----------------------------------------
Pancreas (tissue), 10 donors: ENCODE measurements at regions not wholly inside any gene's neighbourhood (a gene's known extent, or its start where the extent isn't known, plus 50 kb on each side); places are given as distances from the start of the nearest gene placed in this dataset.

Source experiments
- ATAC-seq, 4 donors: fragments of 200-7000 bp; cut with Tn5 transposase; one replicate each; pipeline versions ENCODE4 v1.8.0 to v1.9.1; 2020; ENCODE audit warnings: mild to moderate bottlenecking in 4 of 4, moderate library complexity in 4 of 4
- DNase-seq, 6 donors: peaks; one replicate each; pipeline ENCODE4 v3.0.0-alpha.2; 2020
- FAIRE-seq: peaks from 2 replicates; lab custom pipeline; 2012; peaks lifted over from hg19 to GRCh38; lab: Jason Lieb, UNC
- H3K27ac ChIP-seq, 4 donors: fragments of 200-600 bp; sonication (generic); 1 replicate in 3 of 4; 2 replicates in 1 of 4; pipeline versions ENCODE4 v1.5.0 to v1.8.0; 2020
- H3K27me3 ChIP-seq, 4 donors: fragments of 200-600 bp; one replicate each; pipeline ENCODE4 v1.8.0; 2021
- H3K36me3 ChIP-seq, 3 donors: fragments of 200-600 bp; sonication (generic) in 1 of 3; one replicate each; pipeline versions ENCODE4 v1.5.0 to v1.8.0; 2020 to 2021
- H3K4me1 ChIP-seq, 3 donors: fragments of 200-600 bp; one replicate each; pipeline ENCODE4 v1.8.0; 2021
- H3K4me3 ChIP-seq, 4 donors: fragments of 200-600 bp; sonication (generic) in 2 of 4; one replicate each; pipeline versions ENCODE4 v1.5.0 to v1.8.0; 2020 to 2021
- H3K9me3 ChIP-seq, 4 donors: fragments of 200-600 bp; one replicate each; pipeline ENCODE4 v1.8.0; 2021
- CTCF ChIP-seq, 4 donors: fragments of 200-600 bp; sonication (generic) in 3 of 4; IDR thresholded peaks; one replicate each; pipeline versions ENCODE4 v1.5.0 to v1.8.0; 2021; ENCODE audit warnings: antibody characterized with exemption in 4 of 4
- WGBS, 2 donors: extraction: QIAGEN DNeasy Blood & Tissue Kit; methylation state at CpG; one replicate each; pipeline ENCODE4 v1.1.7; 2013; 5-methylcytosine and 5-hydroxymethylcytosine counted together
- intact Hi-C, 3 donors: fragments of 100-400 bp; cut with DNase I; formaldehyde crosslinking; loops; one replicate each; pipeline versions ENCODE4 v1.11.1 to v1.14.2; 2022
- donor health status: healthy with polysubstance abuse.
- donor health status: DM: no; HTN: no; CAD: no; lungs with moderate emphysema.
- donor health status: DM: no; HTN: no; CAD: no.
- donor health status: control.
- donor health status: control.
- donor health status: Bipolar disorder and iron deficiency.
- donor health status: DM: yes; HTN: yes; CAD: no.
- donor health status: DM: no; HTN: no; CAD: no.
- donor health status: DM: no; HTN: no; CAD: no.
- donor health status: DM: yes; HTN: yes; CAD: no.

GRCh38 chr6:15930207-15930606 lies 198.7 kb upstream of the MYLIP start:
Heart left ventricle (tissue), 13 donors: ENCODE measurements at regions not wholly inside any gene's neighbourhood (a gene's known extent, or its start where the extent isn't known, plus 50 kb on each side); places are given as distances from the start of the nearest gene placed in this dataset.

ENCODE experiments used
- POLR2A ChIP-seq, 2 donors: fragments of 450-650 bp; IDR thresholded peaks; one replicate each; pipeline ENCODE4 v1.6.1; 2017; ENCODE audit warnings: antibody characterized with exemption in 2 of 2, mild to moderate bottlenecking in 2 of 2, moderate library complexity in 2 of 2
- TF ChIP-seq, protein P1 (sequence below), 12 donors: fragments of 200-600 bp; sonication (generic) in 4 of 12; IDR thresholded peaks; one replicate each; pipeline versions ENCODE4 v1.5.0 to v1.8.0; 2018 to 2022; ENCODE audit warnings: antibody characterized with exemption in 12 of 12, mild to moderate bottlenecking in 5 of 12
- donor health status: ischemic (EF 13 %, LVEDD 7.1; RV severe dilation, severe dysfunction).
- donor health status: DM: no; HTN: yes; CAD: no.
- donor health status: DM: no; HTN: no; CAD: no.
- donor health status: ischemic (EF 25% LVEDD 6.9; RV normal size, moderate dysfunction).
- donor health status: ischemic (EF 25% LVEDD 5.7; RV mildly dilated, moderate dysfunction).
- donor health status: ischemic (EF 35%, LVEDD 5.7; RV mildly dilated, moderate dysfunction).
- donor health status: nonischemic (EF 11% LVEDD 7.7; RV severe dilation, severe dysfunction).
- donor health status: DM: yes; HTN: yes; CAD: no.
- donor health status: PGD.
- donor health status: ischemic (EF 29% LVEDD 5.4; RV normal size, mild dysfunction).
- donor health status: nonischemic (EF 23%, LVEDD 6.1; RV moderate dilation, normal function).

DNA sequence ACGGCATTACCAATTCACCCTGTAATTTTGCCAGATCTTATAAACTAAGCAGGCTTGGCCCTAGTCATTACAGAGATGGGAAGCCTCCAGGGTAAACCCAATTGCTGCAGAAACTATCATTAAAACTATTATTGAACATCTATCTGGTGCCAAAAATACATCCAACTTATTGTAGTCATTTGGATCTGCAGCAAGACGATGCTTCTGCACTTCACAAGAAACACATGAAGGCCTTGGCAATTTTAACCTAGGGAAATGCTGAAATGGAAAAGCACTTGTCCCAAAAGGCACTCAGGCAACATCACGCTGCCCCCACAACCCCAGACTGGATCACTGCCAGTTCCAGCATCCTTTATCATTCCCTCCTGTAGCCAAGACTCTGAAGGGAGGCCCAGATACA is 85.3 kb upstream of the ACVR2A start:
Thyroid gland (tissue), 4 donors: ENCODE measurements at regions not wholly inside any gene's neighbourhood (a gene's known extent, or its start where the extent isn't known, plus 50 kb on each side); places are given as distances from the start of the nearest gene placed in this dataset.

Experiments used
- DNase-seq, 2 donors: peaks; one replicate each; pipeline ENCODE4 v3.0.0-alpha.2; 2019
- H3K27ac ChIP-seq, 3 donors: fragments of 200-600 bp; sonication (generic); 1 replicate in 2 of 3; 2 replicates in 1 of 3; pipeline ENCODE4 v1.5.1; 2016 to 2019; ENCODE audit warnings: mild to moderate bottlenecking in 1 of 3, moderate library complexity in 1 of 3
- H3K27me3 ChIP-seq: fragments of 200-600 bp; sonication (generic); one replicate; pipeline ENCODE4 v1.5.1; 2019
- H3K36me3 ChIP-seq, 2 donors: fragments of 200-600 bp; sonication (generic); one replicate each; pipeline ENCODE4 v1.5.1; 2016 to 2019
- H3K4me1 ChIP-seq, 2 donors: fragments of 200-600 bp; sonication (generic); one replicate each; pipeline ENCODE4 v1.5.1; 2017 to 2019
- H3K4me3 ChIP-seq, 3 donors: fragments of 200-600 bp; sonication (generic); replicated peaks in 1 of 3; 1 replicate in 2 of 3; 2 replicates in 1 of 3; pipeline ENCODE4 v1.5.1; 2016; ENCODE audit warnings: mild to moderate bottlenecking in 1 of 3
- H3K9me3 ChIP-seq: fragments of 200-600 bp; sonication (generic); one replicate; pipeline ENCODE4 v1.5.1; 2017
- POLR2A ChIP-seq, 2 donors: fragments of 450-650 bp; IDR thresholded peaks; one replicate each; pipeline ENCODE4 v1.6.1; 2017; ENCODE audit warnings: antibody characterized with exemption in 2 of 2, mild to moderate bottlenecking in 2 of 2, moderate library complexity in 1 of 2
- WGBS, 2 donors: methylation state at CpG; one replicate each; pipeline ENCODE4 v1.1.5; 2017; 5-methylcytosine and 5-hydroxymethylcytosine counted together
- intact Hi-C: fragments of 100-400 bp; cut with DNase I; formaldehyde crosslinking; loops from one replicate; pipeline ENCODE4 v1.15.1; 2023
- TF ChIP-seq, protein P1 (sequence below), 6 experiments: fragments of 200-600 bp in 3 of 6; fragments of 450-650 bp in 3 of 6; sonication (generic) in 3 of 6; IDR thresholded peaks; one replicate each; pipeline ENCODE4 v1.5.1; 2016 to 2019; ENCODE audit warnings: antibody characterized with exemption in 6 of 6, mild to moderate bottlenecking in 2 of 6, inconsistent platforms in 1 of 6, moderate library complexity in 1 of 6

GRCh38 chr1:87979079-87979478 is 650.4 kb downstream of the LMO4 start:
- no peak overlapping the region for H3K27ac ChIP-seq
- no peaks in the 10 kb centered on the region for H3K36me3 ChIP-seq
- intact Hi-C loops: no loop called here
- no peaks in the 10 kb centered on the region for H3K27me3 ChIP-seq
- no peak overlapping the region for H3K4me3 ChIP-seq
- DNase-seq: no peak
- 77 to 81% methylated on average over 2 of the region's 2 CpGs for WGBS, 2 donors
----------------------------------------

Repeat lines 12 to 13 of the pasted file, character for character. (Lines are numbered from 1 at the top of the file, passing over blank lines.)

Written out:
- CTCF ChIP-seq, 4 donors: fragments of 200-600 bp; sonication (generic) in 3 of 4; IDR thresholded peaks; one replicate each; pipeline versions ENCODE4 v1.5.0 to v1.8.0; 2021; ENCODE audit warnings: antibody characterized with exemption in 4 of 4
- WGBS, 2 donors: extraction: QIAGEN DNeasy Blood & Tissue Kit; methylation state at CpG; one replicate each; pipeline ENCODE4 v1.1.7; 2013; 5-methylcytosine and 5-hydroxymethylcytosine counted together